Re: Long SPF Records
David MacQuigg wrote:
Thanks for your excellent and authoritative answer to my questions. My
use of the rr.com example was not to imply there was a problem with your
setup, which appears to be very well managed. I was using it as an
example of a large domain with many sub-domains, the kind of situation
where we might expect a problem to occur if there were some future
I am as guilty of using RR's visible config as an example. It is a
complex setup that lends itself well to asking 'what if' questions.
If you mind this, I will pick another network as an example.
To your credit, as well as megapathdsl.net, you are the first two
instances of ISPs that have shown willingness to improve their SPF
record. This kind of demonstrated responsibility, among with the
professionalism you've shown give me hope that other ISPs will do the
same when called.
The example you set is a very good weapon against those arguments we
hear often that those who already published SPF records want to forget
about them, and therefore we must accomodate them.
On the question of rr.com caching records for its subdomains, if I
understand you correctly, you are saying its possible, but not
necessary, and you actually do better by distributing the load to
nameservers in the subdomains. Your expectation is that queries to
rr.com will be cached by the client's nameserver, so an SPF-doom attack
would be amplified very little from the few extra queries to rr.com.
That seems reasonable, but maybe Radu could comment on this. I can
imagine rr.com being included, just because it has a long, though
perfectly legal, SPF record.
Since you ask:
When I connect to my ISP, I get assigned an IP address, gateway and a
couple of name servers. In my case, the nameservers I get assigned and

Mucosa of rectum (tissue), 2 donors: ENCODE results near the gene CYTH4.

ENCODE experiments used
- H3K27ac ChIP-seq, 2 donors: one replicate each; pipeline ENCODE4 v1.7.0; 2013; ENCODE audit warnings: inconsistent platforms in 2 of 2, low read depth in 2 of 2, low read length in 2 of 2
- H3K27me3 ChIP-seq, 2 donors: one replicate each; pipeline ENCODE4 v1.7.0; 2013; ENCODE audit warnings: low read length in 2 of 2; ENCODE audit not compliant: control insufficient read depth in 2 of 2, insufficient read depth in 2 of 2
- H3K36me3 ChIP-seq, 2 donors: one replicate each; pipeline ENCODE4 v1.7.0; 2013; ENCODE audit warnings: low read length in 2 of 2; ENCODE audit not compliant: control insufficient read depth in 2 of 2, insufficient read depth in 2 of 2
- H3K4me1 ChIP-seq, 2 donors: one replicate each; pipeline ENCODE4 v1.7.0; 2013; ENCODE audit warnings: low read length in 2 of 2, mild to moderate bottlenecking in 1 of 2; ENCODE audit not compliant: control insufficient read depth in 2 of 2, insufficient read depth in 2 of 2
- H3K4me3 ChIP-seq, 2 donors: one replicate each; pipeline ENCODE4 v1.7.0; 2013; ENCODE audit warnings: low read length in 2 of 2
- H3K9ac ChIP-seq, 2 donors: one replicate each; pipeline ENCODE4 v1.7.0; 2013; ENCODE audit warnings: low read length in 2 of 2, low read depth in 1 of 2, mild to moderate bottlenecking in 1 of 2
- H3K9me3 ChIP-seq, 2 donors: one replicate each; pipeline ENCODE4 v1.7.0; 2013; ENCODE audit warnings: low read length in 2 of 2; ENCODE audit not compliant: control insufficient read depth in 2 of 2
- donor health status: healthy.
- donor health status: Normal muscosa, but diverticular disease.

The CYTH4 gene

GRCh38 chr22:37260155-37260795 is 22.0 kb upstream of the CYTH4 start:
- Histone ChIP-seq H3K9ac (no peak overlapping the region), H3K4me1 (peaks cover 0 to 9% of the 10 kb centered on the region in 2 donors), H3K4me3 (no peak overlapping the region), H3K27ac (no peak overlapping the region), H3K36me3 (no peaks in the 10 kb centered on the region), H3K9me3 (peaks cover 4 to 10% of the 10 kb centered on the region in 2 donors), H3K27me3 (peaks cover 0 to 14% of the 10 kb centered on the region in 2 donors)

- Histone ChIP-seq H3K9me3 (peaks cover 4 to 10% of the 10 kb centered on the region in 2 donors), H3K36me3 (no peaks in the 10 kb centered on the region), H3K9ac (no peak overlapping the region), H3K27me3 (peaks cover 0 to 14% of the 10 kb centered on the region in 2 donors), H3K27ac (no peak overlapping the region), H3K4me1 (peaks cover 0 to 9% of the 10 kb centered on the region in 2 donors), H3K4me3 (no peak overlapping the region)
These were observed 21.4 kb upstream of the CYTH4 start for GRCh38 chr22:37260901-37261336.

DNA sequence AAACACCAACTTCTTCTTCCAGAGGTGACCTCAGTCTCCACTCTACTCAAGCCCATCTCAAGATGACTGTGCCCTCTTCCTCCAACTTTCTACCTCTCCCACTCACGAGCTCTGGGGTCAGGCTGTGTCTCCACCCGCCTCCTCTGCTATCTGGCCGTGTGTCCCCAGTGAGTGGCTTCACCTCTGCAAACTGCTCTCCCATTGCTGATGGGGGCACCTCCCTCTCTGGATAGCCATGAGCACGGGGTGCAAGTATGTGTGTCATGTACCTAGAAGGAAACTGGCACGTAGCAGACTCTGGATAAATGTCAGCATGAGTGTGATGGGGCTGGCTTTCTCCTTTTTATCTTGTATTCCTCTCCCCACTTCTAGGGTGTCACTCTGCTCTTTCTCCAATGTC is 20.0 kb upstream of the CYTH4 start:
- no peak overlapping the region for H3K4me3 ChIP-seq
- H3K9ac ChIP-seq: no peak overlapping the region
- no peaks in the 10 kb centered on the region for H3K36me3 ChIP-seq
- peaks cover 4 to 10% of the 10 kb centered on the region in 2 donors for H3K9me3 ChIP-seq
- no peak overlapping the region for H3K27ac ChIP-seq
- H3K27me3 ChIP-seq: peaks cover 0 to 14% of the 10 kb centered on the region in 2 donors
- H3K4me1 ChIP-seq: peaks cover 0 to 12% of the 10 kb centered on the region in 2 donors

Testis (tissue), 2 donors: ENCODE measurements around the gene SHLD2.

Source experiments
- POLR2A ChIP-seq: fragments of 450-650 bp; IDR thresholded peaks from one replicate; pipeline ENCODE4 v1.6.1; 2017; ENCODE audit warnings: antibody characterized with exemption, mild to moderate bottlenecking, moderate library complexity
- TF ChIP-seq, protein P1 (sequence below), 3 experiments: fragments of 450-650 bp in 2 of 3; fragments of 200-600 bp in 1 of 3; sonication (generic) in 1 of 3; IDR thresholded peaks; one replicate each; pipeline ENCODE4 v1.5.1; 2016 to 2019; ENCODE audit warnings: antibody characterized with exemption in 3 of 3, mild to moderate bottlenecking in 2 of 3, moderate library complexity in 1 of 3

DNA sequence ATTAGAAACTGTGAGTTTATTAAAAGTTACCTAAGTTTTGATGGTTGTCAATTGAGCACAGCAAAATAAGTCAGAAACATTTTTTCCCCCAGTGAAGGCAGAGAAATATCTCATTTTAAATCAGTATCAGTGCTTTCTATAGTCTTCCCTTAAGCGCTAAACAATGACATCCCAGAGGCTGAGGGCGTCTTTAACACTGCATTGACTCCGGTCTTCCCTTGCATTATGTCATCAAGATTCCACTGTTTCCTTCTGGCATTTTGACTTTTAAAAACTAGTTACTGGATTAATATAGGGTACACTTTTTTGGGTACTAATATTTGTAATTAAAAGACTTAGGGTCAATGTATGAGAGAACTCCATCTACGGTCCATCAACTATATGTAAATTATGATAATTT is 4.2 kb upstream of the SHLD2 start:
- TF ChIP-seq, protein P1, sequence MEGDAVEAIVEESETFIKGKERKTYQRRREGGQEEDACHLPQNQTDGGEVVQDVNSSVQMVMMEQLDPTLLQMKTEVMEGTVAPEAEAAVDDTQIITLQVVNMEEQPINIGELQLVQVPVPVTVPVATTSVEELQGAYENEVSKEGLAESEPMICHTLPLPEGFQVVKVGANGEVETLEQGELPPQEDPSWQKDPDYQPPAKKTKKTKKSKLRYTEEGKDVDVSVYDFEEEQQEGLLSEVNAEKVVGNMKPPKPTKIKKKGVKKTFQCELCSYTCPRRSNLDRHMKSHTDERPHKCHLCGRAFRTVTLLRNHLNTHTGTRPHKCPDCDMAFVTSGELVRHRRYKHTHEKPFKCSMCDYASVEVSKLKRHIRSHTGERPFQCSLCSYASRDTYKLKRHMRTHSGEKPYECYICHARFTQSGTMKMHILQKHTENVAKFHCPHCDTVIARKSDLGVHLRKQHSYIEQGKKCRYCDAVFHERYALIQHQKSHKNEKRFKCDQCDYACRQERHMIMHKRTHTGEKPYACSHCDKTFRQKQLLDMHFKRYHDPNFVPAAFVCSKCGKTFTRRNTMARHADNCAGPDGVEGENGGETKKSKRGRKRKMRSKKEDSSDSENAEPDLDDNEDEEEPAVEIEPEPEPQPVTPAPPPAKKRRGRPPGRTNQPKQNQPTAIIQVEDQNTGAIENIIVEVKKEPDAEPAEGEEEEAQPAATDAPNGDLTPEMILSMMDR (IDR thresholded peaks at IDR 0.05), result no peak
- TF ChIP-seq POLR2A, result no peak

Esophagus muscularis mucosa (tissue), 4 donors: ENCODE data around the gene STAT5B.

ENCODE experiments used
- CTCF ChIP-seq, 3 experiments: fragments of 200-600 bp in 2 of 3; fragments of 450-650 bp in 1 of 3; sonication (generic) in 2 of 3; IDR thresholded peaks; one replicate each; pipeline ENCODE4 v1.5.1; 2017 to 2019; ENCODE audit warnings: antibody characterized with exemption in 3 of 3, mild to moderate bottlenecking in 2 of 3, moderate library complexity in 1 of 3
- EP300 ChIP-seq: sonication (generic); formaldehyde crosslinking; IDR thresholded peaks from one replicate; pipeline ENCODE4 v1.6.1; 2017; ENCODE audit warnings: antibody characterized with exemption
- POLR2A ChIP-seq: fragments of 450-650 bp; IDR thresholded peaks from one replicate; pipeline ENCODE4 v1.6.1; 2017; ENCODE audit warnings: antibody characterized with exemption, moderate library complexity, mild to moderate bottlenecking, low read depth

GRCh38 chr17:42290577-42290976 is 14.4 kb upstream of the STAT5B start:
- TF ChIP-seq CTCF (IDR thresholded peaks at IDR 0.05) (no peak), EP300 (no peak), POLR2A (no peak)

the authoritative name servers for the ISP's domain are different IP
It's a perfect example of load balancing. Maybe they use a number of
caching DNS servers relating to how many customers they have. Maybe they
even use some formula like 1000 customers/caching server in order to
figure out when to add new machines. They probably do this for their
SMTP and POP/IMAP services too. It makes sense.
So in the context of the zombies, if 500 customers of my ISP's who
happen to be assigned the same nameserver, get infected, the 500 copies
of the virus will be very efficient finding targets, because once the
first copy of the virus does a query, all the others will just use the
query from the server's cache. If the virus writers were any good, they
would implement a random search through the available list of domains,
to find all the SPF publishers faster.
The connection between the ISP's caching name server and the
authoritative NS servers responsible for the various domains on the
hit-list is probably 100Mbit. So the 500 virii are not limited to
scanning the world's DNS servers at 1-Mbit each. Just by randomizing
their search order they can be much more efficient. Team work, it's
called. When a virus tries to find out about the SPF record that another
virus has already expanded, the queries will be reponded from the ISP's
cache, so it can move on to the next target very quickly.
Note that the discovery phase essentially has ISP's caching servers